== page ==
Today’s case before the Supreme Court looks incredibly interesting at first glance. After a drink, it looks unbearably boring. Weirdly, after three more drinks, it starts to look interesting again. Like that guy at the Sigma Nu Party sophomore year. Still, one’s tempted to remind all the wine-o-philes who have shown up today that this case is going to be about the dormant “commerce clause.” The words “impudent little Zinfandel” will trip off nobody’s tongue today.
Michigan and New York allow their respective in-state wineries to ship their wines directly to customers. Both states make it virtually impossible for out-of-state vineyards to do the same. So, that was the interesting part. The states justify their tough-on-wine stance by stating that wine is different from other products that properly move about freely in interstate commerce. And they find textual justification for this idea in the 21st Amendment, which provides that “The transportation or importation into any State, Territory, or possession of the United States for delivery or use therein of intoxicating liquors, in violation of the laws thereof, is hereby prohibited.” The 21st Amendment effectively repealed Prohibition in 1933, and for a time the courts treated it as though it gave the states power to regulate any and all alcohol, for any and all reasons, unencumbered by the commerce clause or any other discernible legal doctrine.
The commerce clause, or more precisely today, the unwritten or “dormant” part of the commerce clause, is a fuzzy little doctrine that bars states from enacting protectionist, discriminatory measures against interstate commercial activity. That was the deadly boring part. Things liven up again when you understand that this case comes down to two weird constitutional doctrines duking it out for world dominance and that everything will turn on whether you read the 21st Amendment as more compelling than the commerce clause or less so.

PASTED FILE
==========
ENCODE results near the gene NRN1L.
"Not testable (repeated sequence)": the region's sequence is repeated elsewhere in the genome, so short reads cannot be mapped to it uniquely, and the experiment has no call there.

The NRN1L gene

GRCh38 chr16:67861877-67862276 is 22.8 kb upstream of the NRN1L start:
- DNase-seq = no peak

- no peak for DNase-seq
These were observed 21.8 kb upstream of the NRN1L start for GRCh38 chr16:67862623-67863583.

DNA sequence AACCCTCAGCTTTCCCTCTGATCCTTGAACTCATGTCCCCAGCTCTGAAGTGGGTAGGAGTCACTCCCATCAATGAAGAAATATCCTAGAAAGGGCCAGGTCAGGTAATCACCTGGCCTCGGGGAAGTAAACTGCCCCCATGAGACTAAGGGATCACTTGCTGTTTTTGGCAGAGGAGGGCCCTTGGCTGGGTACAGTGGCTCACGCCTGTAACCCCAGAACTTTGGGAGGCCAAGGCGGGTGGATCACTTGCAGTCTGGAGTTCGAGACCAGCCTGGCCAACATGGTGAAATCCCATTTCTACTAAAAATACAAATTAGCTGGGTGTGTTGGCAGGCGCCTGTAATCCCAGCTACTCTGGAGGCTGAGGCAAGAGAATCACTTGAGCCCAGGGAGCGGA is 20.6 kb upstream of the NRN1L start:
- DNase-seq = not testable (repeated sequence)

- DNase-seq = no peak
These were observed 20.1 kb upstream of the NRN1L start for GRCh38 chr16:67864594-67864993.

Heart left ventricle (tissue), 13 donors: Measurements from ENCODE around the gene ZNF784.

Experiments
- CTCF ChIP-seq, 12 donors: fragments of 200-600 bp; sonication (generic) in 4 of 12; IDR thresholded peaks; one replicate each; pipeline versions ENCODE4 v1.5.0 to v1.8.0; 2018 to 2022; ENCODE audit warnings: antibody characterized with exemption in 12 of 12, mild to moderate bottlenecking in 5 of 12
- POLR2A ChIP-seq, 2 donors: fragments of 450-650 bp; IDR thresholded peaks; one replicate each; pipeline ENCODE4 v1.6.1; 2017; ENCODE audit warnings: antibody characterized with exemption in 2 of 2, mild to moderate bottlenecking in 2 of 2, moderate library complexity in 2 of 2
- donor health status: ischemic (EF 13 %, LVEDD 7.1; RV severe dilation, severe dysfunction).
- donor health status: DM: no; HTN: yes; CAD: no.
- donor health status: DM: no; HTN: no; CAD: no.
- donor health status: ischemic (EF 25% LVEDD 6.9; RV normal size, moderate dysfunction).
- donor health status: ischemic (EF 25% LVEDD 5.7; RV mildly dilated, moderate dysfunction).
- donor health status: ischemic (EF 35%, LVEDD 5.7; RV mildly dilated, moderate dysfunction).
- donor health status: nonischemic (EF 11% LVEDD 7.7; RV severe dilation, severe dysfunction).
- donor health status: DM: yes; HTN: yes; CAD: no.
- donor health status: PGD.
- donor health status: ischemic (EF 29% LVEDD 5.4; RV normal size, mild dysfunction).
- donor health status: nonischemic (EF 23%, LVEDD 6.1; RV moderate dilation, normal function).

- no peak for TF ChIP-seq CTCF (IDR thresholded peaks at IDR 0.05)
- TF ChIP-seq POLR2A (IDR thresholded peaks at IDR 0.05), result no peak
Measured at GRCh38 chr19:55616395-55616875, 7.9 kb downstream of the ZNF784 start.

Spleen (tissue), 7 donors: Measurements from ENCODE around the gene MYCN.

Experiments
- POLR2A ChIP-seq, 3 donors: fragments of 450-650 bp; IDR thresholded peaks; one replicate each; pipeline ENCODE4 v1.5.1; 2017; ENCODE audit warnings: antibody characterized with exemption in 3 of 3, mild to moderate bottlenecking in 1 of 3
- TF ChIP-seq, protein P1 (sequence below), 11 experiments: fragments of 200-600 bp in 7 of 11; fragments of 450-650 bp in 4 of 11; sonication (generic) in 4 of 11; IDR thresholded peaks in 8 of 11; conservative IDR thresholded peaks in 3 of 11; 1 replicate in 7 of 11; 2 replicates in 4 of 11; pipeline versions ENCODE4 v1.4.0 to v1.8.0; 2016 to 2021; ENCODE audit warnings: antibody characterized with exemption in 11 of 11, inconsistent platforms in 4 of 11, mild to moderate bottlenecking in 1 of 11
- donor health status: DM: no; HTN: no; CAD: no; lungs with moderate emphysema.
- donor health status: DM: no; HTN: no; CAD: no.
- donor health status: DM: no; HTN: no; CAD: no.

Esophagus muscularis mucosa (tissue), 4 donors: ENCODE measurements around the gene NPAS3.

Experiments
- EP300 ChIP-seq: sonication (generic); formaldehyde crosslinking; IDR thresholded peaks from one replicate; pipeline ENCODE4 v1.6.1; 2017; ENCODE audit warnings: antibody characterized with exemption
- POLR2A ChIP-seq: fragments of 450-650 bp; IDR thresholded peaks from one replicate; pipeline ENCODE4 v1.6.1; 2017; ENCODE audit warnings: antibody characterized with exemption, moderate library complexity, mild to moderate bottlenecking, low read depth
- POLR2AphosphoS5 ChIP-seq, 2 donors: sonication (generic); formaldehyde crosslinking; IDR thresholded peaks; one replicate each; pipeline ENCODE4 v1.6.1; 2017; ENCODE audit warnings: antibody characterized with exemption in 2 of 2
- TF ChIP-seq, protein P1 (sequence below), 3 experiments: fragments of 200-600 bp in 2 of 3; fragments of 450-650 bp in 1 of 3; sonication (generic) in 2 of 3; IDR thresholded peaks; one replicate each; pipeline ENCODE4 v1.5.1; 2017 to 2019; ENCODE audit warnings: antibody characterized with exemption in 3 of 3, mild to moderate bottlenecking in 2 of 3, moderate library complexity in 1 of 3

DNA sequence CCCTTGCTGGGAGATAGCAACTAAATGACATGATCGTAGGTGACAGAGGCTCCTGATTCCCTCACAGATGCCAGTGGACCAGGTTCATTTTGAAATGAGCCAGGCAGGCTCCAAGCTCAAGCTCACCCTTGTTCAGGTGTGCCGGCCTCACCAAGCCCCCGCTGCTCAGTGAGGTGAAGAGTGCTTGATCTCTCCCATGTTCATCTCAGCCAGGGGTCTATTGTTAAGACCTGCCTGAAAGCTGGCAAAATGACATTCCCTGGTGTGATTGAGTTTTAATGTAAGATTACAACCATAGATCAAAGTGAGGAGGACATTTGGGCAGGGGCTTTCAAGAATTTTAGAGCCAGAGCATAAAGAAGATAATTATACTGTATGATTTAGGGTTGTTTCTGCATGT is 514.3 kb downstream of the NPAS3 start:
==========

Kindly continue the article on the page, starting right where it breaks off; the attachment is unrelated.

There’s an odd classist undertone to this case: At first blush, it sounds like it’s about fancy lawyers fighting for the right of Donald Trump and his Manhattan buddies to mail-order trillion-dollar California wines made by young virgins from orchid stamens. But swish it around in your mouth for a minute, close your eyes, and really breathe: This case is about Michigan and New York justifying good old-fashioned protectionism and being lucky enough to have a quirky constitutional basis for doing so.
Today the court is being asked to reconcile the commerce clause with the 21st Amendment and to bring some clarity to wildly divergent appeals-court analyses. (The 2nd Circuit sided with New York and upheld the state restrictions; the 6th Circuit struck down Michigan’s laws as unconstitutionally protectionist.) Clint Bolick, representing out-of-state wineries and New Yorkers wanting to order fancy wines off the Internet, tells the court that there is one constant principle at work here: “[T]he states can regulate alcohol by one set of rules, but not two.” He suggests that the 21st Amendment didn’t give states the “plenary power” to flatten the antidiscrimination principle of the dormant commerce clause. The 21st Amendment, he says, “was intended to restore to the states the police powers [they] had before Prohibition … and discrimination was emphatically not part of any police power.”